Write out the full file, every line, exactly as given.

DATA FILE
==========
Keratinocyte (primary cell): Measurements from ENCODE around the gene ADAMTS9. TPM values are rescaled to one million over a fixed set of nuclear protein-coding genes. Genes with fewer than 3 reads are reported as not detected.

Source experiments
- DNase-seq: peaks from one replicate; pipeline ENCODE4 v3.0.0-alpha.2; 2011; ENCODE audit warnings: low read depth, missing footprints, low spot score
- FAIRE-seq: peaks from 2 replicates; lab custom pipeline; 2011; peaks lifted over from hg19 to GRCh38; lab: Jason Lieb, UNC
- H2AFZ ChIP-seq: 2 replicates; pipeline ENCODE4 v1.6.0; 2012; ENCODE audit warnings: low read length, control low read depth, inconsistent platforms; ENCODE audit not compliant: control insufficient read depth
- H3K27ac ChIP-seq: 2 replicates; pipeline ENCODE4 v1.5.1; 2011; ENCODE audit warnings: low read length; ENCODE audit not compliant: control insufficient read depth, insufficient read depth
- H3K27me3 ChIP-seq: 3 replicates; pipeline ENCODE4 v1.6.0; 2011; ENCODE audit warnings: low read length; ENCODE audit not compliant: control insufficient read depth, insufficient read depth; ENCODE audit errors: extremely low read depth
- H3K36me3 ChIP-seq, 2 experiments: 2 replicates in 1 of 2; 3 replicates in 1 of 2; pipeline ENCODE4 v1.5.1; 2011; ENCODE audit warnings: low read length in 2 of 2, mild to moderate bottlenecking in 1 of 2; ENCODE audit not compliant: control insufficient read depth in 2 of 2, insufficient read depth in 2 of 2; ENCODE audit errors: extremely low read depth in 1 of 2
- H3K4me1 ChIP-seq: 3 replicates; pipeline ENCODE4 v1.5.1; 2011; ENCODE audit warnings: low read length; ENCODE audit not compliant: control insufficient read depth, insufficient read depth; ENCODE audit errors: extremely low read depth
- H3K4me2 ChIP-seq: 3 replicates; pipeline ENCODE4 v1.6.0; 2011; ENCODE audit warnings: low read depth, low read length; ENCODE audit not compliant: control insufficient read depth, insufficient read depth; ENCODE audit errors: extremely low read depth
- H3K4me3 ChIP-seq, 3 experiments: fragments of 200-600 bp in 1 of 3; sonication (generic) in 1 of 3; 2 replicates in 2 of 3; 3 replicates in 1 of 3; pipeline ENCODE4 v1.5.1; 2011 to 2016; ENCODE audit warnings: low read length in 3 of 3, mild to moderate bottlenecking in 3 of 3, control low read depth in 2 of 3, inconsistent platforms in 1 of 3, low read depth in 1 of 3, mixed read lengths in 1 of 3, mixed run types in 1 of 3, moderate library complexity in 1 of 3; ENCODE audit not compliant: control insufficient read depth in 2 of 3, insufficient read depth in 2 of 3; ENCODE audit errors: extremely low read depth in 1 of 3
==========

Keratinocyte (primary cell): Measurements from ENCODE around the gene ADAMTS9. TPM values are rescaled to one million over a fixed set of nuclear protein-coding genes. Genes with fewer than 3 reads are reported as not detected.

Source experiments
- DNase-seq: peaks from one replicate; pipeline ENCODE4 v3.0.0-alpha.2; 2011; ENCODE audit warnings: low read depth, missing footprints, low spot score
- FAIRE-seq: peaks from 2 replicates; lab custom pipeline; 2011; peaks lifted over from hg19 to GRCh38; lab: Jason Lieb, UNC
- H2AFZ ChIP-seq: 2 replicates; pipeline ENCODE4 v1.6.0; 2012; ENCODE audit warnings: low read length, control low read depth, inconsistent platforms; ENCODE audit not compliant: control insufficient read depth
- H3K27ac ChIP-seq: 2 replicates; pipeline ENCODE4 v1.5.1; 2011; ENCODE audit warnings: low read length; ENCODE audit not compliant: control insufficient read depth, insufficient read depth
- H3K27me3 ChIP-seq: 3 replicates; pipeline ENCODE4 v1.6.0; 2011; ENCODE audit warnings: low read length; ENCODE audit not compliant: control insufficient read depth, insufficient read depth; ENCODE audit errors: extremely low read depth
- H3K36me3 ChIP-seq, 2 experiments: 2 replicates in 1 of 2; 3 replicates in 1 of 2; pipeline ENCODE4 v1.5.1; 2011; ENCODE audit warnings: low read length in 2 of 2, mild to moderate bottlenecking in 1 of 2; ENCODE audit not compliant: control insufficient read depth in 2 of 2, insufficient read depth in 2 of 2; ENCODE audit errors: extremely low read depth in 1 of 2
- H3K4me1 ChIP-seq: 3 replicates; pipeline ENCODE4 v1.5.1; 2011; ENCODE audit warnings: low read length; ENCODE audit not compliant: control insufficient read depth, insufficient read depth; ENCODE audit errors: extremely low read depth
- H3K4me2 ChIP-seq: 3 replicates; pipeline ENCODE4 v1.6.0; 2011; ENCODE audit warnings: low read depth, low read length; ENCODE audit not compliant: control insufficient read depth, insufficient read depth; ENCODE audit errors: extremely low read depth
- H3K4me3 ChIP-seq, 3 experiments: fragments of 200-600 bp in 1 of 3; sonication (generic) in 1 of 3; 2 replicates in 2 of 3; 3 replicates in 1 of 3; pipeline ENCODE4 v1.5.1; 2011 to 2016; ENCODE audit warnings: low read length in 3 of 3, mild to moderate bottlenecking in 3 of 3, control low read depth in 2 of 3, inconsistent platforms in 1 of 3, low read depth in 1 of 3, mixed read lengths in 1 of 3, mixed run types in 1 of 3, moderate library complexity in 1 of 3; ENCODE audit not compliant: control insufficient read depth in 2 of 3, insufficient read depth in 2 of 3; ENCODE audit errors: extremely low read depth in 1 of 3